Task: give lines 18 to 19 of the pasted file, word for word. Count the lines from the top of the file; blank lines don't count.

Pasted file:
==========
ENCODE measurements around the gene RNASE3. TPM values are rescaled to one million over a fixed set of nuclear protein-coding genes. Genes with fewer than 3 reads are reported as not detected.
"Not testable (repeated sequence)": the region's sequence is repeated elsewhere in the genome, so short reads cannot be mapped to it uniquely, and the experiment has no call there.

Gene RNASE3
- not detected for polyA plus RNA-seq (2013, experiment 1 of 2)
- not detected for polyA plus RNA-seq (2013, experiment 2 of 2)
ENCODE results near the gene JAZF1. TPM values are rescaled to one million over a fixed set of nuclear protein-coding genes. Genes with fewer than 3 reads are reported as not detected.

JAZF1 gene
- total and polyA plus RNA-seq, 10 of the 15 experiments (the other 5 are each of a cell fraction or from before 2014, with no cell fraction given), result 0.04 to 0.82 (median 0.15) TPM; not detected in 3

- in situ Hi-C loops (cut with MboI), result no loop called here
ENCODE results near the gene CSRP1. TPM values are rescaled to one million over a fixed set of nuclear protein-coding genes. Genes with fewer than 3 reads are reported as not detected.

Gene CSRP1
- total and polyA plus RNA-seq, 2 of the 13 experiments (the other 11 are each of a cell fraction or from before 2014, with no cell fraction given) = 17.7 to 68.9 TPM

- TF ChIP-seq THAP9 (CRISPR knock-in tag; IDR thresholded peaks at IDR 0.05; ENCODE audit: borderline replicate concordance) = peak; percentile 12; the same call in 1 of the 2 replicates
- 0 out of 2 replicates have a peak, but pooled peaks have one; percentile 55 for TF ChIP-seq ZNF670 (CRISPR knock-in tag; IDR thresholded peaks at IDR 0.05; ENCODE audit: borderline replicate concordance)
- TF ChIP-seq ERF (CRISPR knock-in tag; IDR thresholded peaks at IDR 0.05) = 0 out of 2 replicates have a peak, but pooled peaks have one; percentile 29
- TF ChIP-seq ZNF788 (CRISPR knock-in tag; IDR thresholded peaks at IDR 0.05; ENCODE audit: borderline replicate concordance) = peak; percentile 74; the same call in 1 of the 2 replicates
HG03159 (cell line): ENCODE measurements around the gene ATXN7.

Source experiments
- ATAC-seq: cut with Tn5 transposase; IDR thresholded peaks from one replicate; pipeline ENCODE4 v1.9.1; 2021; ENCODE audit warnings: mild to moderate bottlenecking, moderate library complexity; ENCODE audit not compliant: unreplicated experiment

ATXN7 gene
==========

Source experiments
- ATAC-seq: cut with Tn5 transposase; IDR thresholded peaks from one replicate; pipeline ENCODE4 v1.9.1; 2021; ENCODE audit warnings: mild to moderate bottlenecking, moderate library complexity; ENCODE audit not compliant: unreplicated experiment